LACMA Celebrates Michael Heizer's Star Rock Attraction
The ribbon was cut earlier today at the ceremony formally unveiling the buzzed-about “Levitated Mass” outdoor sculpture at the Los Angeles County Museum of Art.
LACMA head Michael Govan led a public dedication ceremony in front of hundreds of eager art devotees at 11 a.m. on Sunday, June 24, to mark the debut of earthworks artist Michael Heizer’s “Levitated Mass.” The 340-ton megalith at its center drew international attention in March when it was moved through 22 cities over 11 nights via a specially constructed transporter from a Riverside quarry. (THR exclusively reported that it will be the subject of a documentary about its creation from the producer of Blue Valentine.)
The granite boulder is now carefully positioned atop the center of a 456-foot-long concrete slot, which museum visitors descend in order to walk beneath it. “As Michael said to me once, ‘When do you get to see the bottoms of sculptures?’” said Govan.
Among those who helped pay for the $10-million artwork were industry players Bobby Kotick, Carole Bayer Sager, Bob Daly, Steve Tisch and LACMA co-chair Terry Semel. Semel attended the dedication ceremony alongside Mayor Antonio Villaraigosa and County Supervisor Zev Yaroslavsky.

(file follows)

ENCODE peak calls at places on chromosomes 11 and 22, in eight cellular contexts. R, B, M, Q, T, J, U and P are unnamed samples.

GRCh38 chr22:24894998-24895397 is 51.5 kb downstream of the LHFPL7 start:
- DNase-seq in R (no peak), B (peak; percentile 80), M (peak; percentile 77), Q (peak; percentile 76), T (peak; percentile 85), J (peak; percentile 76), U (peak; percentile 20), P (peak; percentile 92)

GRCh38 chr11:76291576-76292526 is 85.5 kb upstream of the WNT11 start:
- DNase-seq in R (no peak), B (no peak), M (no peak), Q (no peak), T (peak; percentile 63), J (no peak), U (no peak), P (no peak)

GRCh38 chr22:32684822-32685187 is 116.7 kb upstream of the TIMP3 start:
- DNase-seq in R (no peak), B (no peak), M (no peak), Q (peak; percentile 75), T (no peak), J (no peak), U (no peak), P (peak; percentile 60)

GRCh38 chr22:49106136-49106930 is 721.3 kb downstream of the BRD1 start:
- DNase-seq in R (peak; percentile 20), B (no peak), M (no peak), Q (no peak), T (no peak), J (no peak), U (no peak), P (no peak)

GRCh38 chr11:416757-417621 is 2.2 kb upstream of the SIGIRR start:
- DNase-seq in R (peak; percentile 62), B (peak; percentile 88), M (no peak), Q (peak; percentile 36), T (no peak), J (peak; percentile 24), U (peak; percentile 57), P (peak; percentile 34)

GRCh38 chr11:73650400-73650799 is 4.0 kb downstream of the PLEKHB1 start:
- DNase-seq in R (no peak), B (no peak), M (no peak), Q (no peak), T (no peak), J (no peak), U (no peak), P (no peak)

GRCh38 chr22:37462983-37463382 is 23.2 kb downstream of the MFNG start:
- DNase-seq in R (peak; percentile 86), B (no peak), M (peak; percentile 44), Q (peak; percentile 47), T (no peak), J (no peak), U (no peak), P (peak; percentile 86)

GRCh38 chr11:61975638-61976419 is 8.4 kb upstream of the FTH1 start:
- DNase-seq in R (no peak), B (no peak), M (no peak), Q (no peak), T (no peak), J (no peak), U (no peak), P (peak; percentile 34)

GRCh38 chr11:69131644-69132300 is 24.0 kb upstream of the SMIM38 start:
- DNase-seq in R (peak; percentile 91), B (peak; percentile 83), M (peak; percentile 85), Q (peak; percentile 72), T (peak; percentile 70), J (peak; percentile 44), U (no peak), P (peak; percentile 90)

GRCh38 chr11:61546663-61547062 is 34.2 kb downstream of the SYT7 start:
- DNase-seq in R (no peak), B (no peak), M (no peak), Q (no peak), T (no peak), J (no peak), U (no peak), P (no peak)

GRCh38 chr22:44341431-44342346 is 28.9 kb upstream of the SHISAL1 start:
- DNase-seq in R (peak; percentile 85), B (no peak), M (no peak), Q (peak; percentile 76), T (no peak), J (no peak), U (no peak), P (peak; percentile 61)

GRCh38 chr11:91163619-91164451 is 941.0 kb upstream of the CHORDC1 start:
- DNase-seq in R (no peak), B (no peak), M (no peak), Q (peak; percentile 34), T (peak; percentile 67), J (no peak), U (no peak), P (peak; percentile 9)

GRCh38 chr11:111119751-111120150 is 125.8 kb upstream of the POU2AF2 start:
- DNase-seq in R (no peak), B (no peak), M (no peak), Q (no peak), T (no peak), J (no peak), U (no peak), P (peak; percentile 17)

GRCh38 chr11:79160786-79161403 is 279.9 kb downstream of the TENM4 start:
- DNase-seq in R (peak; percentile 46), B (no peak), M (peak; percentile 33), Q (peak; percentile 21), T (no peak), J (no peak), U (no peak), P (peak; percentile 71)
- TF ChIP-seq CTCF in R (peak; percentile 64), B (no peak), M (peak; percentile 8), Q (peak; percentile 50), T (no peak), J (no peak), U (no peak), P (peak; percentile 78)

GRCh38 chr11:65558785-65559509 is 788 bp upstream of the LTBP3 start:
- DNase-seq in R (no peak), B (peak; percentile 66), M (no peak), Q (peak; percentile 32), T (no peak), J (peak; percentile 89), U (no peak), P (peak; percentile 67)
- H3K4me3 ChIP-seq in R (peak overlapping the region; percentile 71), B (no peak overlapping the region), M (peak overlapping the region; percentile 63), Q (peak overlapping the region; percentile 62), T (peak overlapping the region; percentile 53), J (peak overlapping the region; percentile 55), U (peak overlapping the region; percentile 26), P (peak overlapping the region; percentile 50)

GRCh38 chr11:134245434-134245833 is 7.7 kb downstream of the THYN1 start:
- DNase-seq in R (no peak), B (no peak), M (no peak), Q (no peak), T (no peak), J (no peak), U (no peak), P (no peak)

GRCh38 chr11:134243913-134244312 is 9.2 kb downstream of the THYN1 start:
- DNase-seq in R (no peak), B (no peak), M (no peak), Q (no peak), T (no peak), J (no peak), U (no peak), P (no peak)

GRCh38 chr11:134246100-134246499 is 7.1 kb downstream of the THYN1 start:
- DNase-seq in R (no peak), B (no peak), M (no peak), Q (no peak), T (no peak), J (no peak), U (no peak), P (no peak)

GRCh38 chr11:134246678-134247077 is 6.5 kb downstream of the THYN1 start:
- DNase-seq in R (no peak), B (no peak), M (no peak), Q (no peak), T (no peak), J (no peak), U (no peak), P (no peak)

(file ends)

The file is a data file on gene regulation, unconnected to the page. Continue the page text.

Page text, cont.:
All eyes, however, were on reclusive rock star Heizer, who sat on the dais but did not speak publicly. The mayor at one point sidled up to him, full of ribbon-cutting-day bonhomie, asking, “Michael, can I take a picture with you for a tweet?” The artist, taciturn in keeping with his reputation, obliged with an almost imperceptible nod, but did not smile behind his rancher hat and sunglasses.
Govan, in closing the ceremony, noted that the Nevada-based Heizer, who works primarily on large-scale sculptural pieces in the remote desert area near his home, would not be speechifying about his work. So he did so for him, drawing comparisons — as he has done in the past — to ancient obelisks in other cultures (think: Stonehenge) and also providing context for the assembled audience about the larger tradition of 1960s and 1970s land art, of which “Levitated Mass,” first dreamed up during that era, is derived. Then the museum director observed that for all of the trouble it took to get the massive stone to the site, which is immediately adjacent to the future home of the Academy museum, he suspects it will remain in its place for a very long time, serving to future generations as “a monument to our own time and place.”
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